Students happy with topical, accessible higher Irish
Pupils happy despite grammatical errors
Laura Gudaityte, Crumlin, Tola Salam, Tallaght, and Olivia Lyons, Walkinstown, after sitting the Leaving Cert Irish paper 2 exam at Loreto College, Crumlin, t yesterday. Photograph: Eric Luke
Students were satisfied with yesterday’s second higher- and ordinary-level Irish exams despite two grammatical errors on the paper, according to Robbie Cronin, subject representative for Asti.
“There was a grammatical error four lines from bottom of first column in yesterday’s first comprehension –‘an lá a bhfuair sé’ – should have read ‘fuair’, without “bh”,” Mr Cronin said.
“On the ordinary level paper, a comprehension about John F Kennedy contained the sentence ‘bualadh a bhád patróil agus rinneadh damáiste mór dó’. The correct verb there would have been ‘buaileadh’.”
Students could have repeated the error upon answering a subsequent question, Mr Cronin added.
Overall, the higher paper was welcomed by students and teachers.
Apple founder Steve Jobs was described as both a “fionsamh” (entrepreneur) and a “fealsamh” (philosopher) on yesterday’s higher-level Irish paper 2, in an exam that was praised for its topicality and accessibility.
“The questions varied in range of difficulty but gave everybody a decent chance,” Mr Cronin said. “An interesting article and students loved it. It was informative and yet challenging.”
Ruth Morrissey, a teacher at St Michael’s Community College in Kilmihil, Co Clare, commended the State Examination Commission for a “student- friendly” paper.
“Last year’s exam was not contemporary, it has been archaic in previous years. This year was much more accessible,” she said. Ms Morrissey is a subject representative for the Teachers Union of Ireland.
Notwithstanding modern themes, students were also pleased to see a question on Oisín and Tír na nÓg, from the enduringly popular canon of Irish folklore.
“The consensus within my group of students was that this was a really nice paper.”
There was also a comprehension on the 40th anniversary of Raidío na Gaeltachta on the higher level paper.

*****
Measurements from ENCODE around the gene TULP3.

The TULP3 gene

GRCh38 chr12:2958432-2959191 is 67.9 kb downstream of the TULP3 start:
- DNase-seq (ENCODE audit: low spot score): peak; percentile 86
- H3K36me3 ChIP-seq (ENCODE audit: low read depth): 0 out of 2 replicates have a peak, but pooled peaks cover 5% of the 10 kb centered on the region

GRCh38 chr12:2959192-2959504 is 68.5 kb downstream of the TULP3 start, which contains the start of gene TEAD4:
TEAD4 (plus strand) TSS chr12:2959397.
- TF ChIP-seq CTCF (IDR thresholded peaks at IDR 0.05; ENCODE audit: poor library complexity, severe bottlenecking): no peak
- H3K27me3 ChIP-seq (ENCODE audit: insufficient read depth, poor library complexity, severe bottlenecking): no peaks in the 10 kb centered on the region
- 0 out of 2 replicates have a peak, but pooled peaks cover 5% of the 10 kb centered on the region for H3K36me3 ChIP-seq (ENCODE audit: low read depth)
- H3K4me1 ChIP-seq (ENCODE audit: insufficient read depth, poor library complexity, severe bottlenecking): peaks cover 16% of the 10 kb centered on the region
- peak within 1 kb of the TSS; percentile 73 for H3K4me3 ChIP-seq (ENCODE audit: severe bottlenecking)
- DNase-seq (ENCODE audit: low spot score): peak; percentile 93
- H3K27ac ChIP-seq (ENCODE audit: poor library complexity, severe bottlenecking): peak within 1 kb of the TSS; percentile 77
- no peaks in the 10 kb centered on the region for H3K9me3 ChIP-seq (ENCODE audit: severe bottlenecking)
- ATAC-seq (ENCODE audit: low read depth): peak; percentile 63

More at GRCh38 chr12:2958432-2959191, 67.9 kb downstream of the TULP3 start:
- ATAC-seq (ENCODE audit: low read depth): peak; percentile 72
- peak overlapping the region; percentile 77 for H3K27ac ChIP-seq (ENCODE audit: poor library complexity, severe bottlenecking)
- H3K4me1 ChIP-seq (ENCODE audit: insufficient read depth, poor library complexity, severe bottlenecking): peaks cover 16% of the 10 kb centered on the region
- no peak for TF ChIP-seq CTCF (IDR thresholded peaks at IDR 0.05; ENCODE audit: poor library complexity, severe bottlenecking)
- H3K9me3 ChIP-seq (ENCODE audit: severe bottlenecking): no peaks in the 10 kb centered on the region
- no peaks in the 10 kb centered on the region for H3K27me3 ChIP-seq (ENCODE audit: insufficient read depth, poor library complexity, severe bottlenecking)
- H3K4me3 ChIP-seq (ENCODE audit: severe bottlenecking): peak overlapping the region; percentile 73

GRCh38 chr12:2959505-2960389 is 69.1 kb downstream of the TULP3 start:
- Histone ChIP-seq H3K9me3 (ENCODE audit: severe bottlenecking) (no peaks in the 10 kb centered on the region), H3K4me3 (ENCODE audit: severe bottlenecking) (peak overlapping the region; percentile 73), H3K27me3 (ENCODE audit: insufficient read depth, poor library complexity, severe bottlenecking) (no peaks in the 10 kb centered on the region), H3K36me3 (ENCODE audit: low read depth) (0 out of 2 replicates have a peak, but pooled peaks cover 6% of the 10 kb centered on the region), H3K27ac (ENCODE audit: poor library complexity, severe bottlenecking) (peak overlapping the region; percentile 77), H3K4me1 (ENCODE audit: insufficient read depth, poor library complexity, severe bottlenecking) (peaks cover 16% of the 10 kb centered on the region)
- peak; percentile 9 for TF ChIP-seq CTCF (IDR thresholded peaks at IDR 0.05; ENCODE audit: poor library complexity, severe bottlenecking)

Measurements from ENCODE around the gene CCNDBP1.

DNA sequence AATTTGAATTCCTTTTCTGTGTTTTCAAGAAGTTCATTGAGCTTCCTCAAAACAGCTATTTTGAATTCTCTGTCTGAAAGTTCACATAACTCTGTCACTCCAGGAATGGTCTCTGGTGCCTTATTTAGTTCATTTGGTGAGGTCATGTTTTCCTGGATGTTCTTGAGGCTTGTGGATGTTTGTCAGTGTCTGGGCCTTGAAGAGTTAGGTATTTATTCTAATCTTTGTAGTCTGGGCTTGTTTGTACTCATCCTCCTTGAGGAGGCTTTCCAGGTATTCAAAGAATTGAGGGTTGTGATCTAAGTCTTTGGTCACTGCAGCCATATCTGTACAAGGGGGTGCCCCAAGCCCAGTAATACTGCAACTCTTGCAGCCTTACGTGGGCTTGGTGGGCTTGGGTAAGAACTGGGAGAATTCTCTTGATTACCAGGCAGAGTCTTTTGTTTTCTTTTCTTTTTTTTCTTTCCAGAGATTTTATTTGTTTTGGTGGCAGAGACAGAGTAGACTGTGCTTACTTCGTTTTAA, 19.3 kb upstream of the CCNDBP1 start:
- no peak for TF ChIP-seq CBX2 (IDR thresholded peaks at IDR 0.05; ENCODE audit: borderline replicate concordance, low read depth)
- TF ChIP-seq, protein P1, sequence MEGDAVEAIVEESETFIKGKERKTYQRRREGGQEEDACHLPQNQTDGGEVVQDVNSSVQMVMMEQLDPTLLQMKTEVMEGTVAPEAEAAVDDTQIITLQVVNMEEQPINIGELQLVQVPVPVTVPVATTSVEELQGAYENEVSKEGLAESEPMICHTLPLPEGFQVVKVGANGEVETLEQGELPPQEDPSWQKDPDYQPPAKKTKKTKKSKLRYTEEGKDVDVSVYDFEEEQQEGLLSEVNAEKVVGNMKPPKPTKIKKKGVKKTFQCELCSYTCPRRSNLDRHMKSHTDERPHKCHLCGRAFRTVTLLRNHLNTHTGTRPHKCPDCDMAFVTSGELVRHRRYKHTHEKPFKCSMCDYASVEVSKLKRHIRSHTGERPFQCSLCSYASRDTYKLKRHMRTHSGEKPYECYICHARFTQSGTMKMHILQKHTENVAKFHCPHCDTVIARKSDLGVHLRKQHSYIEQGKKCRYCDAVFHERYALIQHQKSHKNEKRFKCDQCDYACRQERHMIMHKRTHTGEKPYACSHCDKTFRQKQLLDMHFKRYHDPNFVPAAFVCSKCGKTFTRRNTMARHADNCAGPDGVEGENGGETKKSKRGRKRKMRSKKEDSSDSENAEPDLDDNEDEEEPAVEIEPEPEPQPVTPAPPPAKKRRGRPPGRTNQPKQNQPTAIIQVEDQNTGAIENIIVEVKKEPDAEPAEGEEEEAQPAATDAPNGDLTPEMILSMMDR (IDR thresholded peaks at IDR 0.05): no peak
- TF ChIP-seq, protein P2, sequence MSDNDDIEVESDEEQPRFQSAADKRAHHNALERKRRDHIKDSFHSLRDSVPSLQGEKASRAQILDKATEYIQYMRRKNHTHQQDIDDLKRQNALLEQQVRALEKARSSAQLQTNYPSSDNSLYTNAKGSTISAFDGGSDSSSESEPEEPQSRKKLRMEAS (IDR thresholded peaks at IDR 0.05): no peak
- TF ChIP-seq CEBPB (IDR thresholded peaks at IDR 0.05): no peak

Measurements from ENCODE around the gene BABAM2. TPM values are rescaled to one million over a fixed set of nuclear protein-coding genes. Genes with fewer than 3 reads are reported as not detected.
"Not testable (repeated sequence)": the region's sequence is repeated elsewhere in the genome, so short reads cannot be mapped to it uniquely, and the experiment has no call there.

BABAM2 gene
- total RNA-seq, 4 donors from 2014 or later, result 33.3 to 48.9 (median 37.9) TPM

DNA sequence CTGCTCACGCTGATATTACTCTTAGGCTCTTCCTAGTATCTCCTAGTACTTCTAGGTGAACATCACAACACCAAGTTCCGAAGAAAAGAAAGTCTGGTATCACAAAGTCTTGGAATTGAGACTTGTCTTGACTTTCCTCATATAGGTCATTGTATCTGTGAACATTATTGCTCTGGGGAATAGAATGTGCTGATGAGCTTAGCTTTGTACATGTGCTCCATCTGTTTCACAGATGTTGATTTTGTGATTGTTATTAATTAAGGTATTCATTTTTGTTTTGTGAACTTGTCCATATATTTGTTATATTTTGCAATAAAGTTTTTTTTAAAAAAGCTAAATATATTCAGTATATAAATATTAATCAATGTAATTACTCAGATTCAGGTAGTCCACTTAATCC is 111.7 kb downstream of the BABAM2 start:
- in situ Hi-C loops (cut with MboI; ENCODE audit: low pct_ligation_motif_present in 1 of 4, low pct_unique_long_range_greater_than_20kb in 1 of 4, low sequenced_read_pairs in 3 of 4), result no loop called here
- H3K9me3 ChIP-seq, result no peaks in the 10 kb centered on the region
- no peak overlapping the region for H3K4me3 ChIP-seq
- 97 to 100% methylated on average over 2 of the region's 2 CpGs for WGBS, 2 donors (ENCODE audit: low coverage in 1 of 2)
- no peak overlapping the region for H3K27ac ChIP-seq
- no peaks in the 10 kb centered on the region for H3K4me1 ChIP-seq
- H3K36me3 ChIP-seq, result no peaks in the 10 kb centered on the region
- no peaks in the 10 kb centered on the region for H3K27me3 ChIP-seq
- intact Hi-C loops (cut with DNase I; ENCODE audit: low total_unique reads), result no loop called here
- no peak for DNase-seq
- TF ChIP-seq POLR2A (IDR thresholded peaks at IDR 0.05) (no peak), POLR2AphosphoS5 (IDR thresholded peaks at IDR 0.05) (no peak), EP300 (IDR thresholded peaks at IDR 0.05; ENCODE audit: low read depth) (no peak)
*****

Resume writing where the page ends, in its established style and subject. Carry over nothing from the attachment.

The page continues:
The ordinary-level Irish paper 2 also contained some lively themes, such as an article about athlete Fionnuala Britton and the visit to Ireland of JFK.
A poem by Nuala Ní Dhomhnaill was accompanied by questions very similar to those that appeared in this year’s pre-exams.
This is the second year that students clock up 40 per cent of their overall grade through an oral exam that was held after Easter. Students prepare oral presentations on a series of picture sequences which, teachers have commented, provide good material for the written exam as well.
“I think the students are handling the new oral format very well,” Ms Morrissey said. “It’s great that they are being rewarded for their ability to speak the language.”
Students of higher and ordinary Irish take the same oral exam and examiners are not informed of their exam level.
The National Council for Curriculum and Assessment is inviting feedback from Leaving Cert students on the oral exam as part of its review process. The closing date for feedback is this Friday and comments can be logged at ncca.ie.
Of papers 1 and 2 at both levels yesterday, Ms Morrissey said: “I think that this year has been more relevant and much more student-friendly than before. It’s a real challenge to modernise the Irish exam but it’s very important.”